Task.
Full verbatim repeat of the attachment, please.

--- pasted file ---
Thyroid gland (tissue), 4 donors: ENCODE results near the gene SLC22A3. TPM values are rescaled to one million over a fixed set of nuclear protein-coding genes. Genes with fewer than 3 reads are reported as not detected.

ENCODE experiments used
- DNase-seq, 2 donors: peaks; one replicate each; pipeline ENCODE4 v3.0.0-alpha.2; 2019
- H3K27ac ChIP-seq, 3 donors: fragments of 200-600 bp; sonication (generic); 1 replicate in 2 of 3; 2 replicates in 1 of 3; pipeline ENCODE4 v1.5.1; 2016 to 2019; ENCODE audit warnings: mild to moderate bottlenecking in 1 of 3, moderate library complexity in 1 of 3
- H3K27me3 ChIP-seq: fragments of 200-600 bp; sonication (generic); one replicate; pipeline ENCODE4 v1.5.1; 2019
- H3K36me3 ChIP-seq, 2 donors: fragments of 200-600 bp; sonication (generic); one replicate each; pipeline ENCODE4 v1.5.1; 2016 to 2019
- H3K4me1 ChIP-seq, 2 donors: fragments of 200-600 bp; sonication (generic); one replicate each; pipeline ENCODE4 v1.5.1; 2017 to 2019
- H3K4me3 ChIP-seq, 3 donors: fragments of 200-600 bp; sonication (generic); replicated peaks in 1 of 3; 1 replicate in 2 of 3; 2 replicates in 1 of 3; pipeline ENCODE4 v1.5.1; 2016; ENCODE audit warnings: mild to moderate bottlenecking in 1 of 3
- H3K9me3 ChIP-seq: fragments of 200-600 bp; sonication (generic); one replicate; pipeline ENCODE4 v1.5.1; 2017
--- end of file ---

Thyroid gland (tissue), 4 donors: ENCODE results near the gene SLC22A3. TPM values are rescaled to one million over a fixed set of nuclear protein-coding genes. Genes with fewer than 3 reads are reported as not detected.

ENCODE experiments used
- DNase-seq, 2 donors: peaks; one replicate each; pipeline ENCODE4 v3.0.0-alpha.2; 2019
- H3K27ac ChIP-seq, 3 donors: fragments of 200-600 bp; sonication (generic); 1 replicate in 2 of 3; 2 replicates in 1 of 3; pipeline ENCODE4 v1.5.1; 2016 to 2019; ENCODE audit warnings: mild to moderate bottlenecking in 1 of 3, moderate library complexity in 1 of 3
- H3K27me3 ChIP-seq: fragments of 200-600 bp; sonication (generic); one replicate; pipeline ENCODE4 v1.5.1; 2019
- H3K36me3 ChIP-seq, 2 donors: fragments of 200-600 bp; sonication (generic); one replicate each; pipeline ENCODE4 v1.5.1; 2016 to 2019
- H3K4me1 ChIP-seq, 2 donors: fragments of 200-600 bp; sonication (generic); one replicate each; pipeline ENCODE4 v1.5.1; 2017 to 2019
- H3K4me3 ChIP-seq, 3 donors: fragments of 200-600 bp; sonication (generic); replicated peaks in 1 of 3; 1 replicate in 2 of 3; 2 replicates in 1 of 3; pipeline ENCODE4 v1.5.1; 2016; ENCODE audit warnings: mild to moderate bottlenecking in 1 of 3
- H3K9me3 ChIP-seq: fragments of 200-600 bp; sonication (generic); one replicate; pipeline ENCODE4 v1.5.1; 2017